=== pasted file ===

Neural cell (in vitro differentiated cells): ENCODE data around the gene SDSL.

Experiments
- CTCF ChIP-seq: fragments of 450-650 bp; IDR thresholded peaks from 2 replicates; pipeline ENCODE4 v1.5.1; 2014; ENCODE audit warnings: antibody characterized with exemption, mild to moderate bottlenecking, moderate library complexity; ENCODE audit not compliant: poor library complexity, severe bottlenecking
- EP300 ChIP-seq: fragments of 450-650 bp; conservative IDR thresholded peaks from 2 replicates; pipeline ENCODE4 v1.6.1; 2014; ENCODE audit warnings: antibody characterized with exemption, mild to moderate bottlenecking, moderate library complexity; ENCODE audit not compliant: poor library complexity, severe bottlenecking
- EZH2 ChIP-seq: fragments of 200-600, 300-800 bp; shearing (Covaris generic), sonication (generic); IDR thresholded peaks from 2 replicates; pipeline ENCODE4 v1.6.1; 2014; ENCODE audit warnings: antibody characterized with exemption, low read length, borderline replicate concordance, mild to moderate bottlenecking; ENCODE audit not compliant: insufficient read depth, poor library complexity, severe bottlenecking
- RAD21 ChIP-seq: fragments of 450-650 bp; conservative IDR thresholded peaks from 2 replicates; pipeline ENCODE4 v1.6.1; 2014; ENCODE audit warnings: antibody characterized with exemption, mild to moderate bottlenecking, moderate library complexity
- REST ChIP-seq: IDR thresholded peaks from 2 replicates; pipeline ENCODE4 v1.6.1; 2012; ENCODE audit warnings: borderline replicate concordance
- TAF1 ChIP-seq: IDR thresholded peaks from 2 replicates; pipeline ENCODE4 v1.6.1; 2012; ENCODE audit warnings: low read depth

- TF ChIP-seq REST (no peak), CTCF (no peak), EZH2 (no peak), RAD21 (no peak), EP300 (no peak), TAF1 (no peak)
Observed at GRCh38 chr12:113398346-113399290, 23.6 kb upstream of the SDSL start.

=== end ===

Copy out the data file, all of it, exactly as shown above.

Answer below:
Neural cell (in vitro differentiated cells): ENCODE data around the gene SDSL.

Experiments
- CTCF ChIP-seq: fragments of 450-650 bp; IDR thresholded peaks from 2 replicates; pipeline ENCODE4 v1.5.1; 2014; ENCODE audit warnings: antibody characterized with exemption, mild to moderate bottlenecking, moderate library complexity; ENCODE audit not compliant: poor library complexity, severe bottlenecking
- EP300 ChIP-seq: fragments of 450-650 bp; conservative IDR thresholded peaks from 2 replicates; pipeline ENCODE4 v1.6.1; 2014; ENCODE audit warnings: antibody characterized with exemption, mild to moderate bottlenecking, moderate library complexity; ENCODE audit not compliant: poor library complexity, severe bottlenecking
- EZH2 ChIP-seq: fragments of 200-600, 300-800 bp; shearing (Covaris generic), sonication (generic); IDR thresholded peaks from 2 replicates; pipeline ENCODE4 v1.6.1; 2014; ENCODE audit warnings: antibody characterized with exemption, low read length, borderline replicate concordance, mild to moderate bottlenecking; ENCODE audit not compliant: insufficient read depth, poor library complexity, severe bottlenecking
- RAD21 ChIP-seq: fragments of 450-650 bp; conservative IDR thresholded peaks from 2 replicates; pipeline ENCODE4 v1.6.1; 2014; ENCODE audit warnings: antibody characterized with exemption, mild to moderate bottlenecking, moderate library complexity
- REST ChIP-seq: IDR thresholded peaks from 2 replicates; pipeline ENCODE4 v1.6.1; 2012; ENCODE audit warnings: borderline replicate concordance
- TAF1 ChIP-seq: IDR thresholded peaks from 2 replicates; pipeline ENCODE4 v1.6.1; 2012; ENCODE audit warnings: low read depth

- TF ChIP-seq REST (no peak), CTCF (no peak), EZH2 (no peak), RAD21 (no peak), EP300 (no peak), TAF1 (no peak)
Observed at GRCh38 chr12:113398346-113399290, 23.6 kb upstream of the SDSL start.